Saturday, April 3, 2010

Learning How to Program My Mac

The interesting thing about writing Mac apps using Cocoa is that I don't really have to write much code at all to do something interesting.  Apparently it's the Mac Developer's motto.  A lot of the complexity is hidden by Interface Builder and nib/xib files.  Part of the problem for me, however, is that I am so used to writing lots of code in Java in order to do anything useful.  I don't use any Microsoft crap, so I have no access to Visual Studio, and finding a decent GUI builder like Mac's Interface Builder for creating Java SWING or SWT apps has proven to be difficult.

NetBeans has a very nice Swing GUI builder, but no matter how I try to optimize NetBeans for my Mac, tweaking stack and heap numbers, it's slower than a pig trying to swim in quicksand.  And while the performance in the latest Java 6 SE SDK is apparently remarkable, Apple is always behind when it comes to supporting Java.  It's like they wait six months or more before catching up.  True, Apple is only one revision behind, but it is very frustrating waiting.

So back to Cocoa...  Cocoa makes heavy use of the MVC pattern, and you have to understand things like bindings, outlets, actions, etc.  I keep looking at example source code, and it is confusing.  Some people do more work than is apparently necessary--I think this is older code.  And I am always trying to find a way to code something when I don't really have to.  The documentation isn't bad, but it's dense and it seems that there are so many things you have to understand first, so I am constantly going from one document to the next, or looking up API references, etc.  I try to do entirely too much at once rather than just taking my time.  No patients I guess.

The first app I was trying to make was something similar to, albeit far less complex than, OmniOutliner.  I always seem to take on too much as once.  But unless it holds some interest, I just can't be bothered.  Anyway, I will post my progress on this project.  I'd post now, but I've already trashed my last three attempts and haven't learned much in the process.

Oh yes.  One more thing.  The book "Cocoa Programming Developer's Handbook" by David Chisnall, which I have mentioned before, has been wonderful.  I can't recommend it enough.

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Wednesday, March 17, 2010

Objective-C Programming

I'm learning how to program in Objective-C and the Cocoa framework so that I can write Mac OS X applications.  I purchased a book by David Chisnall called "Cocoa Programming Developer's Handbook" that is turning out to be an excellent book.  I'm a long time Java developer and prior to that I wrote software in C++ and C.  Objective-C is a very interesting language and odd.  There are things to me that don't make much sense.  But when I found this article by Chisnall, things became clearer.  I'll definitely have more to write about once I get really into it.  But if you're interested in writing apps for OS X, definitely check out Chisnall's book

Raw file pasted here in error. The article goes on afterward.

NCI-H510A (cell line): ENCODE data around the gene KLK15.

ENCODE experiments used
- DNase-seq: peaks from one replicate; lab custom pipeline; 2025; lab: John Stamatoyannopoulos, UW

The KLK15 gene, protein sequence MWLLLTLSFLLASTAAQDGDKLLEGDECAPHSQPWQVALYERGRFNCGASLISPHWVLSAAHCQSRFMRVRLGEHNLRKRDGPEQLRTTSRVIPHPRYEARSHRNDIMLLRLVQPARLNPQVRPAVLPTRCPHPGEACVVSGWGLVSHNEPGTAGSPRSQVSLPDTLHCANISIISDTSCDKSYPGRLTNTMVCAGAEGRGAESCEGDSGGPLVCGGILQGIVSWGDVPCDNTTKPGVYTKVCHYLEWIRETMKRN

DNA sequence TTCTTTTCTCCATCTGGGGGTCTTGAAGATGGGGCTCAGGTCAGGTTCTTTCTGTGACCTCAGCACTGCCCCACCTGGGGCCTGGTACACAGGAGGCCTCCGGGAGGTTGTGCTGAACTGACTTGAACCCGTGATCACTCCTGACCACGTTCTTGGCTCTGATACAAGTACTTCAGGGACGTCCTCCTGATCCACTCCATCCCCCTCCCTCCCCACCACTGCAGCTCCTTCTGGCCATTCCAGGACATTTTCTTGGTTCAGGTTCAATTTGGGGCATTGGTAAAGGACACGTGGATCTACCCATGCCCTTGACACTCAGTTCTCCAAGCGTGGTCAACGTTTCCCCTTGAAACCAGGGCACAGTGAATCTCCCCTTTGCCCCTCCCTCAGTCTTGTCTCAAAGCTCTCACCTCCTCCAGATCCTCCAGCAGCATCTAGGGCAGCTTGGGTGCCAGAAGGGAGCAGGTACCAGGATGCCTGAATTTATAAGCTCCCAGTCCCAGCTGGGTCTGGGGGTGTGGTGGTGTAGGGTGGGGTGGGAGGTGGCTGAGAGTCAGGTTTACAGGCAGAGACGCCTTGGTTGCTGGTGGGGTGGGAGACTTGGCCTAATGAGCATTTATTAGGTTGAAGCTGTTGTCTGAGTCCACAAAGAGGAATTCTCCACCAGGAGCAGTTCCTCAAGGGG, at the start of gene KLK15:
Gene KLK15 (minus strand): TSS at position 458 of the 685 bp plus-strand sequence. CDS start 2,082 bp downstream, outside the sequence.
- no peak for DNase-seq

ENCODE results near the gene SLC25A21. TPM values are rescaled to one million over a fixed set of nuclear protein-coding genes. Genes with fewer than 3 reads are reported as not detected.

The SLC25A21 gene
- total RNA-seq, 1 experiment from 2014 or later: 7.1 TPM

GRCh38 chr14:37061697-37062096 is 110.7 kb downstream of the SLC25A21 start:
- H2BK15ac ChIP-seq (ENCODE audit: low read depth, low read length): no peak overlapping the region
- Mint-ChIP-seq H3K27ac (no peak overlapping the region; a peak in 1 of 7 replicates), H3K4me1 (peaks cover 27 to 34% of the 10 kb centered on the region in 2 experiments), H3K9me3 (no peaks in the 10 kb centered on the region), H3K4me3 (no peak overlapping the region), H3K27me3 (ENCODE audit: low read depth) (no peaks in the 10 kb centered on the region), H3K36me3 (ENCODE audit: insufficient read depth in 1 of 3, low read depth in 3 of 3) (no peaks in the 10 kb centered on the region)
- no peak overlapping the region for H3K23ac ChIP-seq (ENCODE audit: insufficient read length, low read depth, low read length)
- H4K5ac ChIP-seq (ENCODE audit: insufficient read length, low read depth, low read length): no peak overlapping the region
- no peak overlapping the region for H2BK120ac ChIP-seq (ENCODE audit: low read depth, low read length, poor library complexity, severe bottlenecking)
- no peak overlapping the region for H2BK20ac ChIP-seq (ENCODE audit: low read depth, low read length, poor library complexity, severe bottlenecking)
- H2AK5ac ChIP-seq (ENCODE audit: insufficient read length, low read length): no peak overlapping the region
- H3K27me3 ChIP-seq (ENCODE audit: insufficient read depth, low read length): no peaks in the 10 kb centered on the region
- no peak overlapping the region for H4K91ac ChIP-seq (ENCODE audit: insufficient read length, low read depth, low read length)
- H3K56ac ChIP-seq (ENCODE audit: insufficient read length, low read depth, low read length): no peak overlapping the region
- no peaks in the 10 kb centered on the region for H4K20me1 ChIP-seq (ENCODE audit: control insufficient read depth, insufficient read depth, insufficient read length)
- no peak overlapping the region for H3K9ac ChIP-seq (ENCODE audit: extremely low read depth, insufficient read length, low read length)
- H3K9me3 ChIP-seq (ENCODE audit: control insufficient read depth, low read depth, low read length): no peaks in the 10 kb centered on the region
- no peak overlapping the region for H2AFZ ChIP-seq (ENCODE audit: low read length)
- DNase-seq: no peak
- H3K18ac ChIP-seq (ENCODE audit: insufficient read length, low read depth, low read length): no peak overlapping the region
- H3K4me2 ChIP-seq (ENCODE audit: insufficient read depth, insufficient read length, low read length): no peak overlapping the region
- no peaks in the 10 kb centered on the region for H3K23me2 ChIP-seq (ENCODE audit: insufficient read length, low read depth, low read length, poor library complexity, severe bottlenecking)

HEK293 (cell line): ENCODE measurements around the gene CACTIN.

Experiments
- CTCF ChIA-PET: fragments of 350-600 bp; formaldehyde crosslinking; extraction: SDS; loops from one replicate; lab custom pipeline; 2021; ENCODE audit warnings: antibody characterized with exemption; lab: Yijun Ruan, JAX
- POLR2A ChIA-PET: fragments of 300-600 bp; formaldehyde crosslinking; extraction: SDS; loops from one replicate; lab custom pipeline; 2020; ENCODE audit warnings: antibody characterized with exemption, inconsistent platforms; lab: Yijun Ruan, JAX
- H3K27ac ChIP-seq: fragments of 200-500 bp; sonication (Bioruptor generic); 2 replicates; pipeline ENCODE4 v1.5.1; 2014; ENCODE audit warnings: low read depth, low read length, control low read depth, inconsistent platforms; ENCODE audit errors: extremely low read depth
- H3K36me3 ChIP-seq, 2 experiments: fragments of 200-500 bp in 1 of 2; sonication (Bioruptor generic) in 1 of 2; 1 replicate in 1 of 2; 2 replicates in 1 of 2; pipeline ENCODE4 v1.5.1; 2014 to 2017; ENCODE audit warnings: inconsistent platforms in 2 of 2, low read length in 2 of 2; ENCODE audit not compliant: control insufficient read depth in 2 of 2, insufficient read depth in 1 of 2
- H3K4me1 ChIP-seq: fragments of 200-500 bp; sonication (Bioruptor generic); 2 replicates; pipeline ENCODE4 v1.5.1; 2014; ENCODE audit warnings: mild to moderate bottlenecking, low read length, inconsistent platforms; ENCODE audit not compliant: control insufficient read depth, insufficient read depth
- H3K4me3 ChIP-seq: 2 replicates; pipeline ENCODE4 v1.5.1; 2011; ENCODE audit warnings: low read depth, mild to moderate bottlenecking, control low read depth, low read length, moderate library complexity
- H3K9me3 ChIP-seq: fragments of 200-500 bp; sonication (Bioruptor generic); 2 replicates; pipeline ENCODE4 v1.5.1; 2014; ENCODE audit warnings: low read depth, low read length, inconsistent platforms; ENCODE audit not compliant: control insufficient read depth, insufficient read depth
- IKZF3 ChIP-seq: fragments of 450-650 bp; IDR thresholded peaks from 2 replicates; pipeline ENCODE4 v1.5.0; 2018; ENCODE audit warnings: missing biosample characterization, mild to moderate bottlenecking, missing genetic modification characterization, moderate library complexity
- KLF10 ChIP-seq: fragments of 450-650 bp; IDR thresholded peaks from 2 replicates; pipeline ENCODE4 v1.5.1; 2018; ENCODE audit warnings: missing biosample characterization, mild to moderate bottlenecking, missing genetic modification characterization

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Monday, February 22, 2010

Eclipse RCP and Python

The two have nothing to do with each other in this post.  But I felt like griping about something.

So with the Eclipse RCP (rich client platform) technology, in theory one can create an eclipse-based application and run it on any OS that has a compliant Java runtime.  So why do I find that there are many Eclipse RCP applications designed to work on only certain operating systems (mostly Windows and Linux)?  I just don't understand.  These same apps should work on OS X, too.  It doesn't make any sense to me.

Now for python.  I'm not sure why this is the case, the documentation is no help, either, but why when defining a class and its methods do you have to put for its first argument the keyword 'self'.  Huh?  Can't it just be implied?  I mean look at this code:

class Bag:
    def __init__(self): = []
    def add(self, x):
    def addtwice(self, x):

What's with all of the 'self' parameters?  Is this not just like a waste of bytes?  This is from the python tutorial:

Often, the first argument of a method is called self. This is nothing more than a convention: the name self has absolutely no special meaning to Python. Note, however, that by not following the convention your code may be less readable to other Python programmers, and it is also conceivable that a class browser program might be written that relies upon such a convention.